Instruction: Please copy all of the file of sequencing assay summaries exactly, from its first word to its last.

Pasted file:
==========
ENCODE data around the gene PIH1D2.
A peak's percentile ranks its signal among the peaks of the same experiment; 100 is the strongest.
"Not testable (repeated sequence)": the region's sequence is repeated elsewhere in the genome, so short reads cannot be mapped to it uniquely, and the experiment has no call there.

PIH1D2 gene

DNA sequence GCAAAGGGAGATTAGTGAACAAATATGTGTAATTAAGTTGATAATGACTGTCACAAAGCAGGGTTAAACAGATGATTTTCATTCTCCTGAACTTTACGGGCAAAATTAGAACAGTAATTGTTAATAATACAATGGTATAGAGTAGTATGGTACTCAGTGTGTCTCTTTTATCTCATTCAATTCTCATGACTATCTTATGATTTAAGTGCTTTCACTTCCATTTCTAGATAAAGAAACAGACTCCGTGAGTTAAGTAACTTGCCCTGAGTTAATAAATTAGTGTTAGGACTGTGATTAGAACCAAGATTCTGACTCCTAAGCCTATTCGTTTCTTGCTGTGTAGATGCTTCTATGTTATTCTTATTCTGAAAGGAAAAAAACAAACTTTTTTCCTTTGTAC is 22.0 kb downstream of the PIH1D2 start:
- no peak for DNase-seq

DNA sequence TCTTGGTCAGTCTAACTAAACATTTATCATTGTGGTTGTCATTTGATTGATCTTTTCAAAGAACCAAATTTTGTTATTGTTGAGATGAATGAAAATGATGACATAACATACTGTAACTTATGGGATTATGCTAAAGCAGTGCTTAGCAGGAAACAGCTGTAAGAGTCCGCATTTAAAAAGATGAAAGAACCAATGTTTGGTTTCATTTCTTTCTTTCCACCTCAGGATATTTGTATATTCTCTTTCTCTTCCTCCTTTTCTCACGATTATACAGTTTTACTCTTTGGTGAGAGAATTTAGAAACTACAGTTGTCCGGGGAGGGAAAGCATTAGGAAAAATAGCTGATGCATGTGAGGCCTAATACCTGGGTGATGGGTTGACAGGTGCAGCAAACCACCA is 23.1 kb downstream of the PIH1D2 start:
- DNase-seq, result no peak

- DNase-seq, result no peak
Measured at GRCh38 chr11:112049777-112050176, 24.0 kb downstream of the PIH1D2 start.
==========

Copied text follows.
ENCODE data around the gene PIH1D2.
A peak's percentile ranks its signal among the peaks of the same experiment; 100 is the strongest.
"Not testable (repeated sequence)": the region's sequence is repeated elsewhere in the genome, so short reads cannot be mapped to it uniquely, and the experiment has no call there.

PIH1D2 gene

DNA sequence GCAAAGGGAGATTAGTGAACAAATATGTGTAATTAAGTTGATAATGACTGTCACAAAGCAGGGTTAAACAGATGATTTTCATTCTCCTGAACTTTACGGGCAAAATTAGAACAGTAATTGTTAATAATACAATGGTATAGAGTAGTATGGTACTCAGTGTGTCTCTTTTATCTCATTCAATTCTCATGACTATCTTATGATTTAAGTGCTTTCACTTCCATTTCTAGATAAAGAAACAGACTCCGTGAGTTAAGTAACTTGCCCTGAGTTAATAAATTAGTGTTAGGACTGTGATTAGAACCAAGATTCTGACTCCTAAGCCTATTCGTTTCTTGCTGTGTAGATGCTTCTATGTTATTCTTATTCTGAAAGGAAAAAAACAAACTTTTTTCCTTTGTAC is 22.0 kb downstream of the PIH1D2 start:
- no peak for DNase-seq

DNA sequence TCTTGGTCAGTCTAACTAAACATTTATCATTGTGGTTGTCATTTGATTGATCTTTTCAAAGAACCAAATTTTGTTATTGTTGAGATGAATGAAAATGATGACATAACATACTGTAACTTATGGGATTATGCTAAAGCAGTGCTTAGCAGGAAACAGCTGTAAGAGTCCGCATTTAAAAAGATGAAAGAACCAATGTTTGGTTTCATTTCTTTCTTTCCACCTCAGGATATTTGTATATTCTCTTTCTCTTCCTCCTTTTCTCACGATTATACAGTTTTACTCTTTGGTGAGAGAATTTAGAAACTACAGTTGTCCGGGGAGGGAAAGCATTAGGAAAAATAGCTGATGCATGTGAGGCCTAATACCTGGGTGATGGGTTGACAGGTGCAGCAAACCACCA is 23.1 kb downstream of the PIH1D2 start:
- DNase-seq, result no peak

- DNase-seq, result no peak
Measured at GRCh38 chr11:112049777-112050176, 24.0 kb downstream of the PIH1D2 start.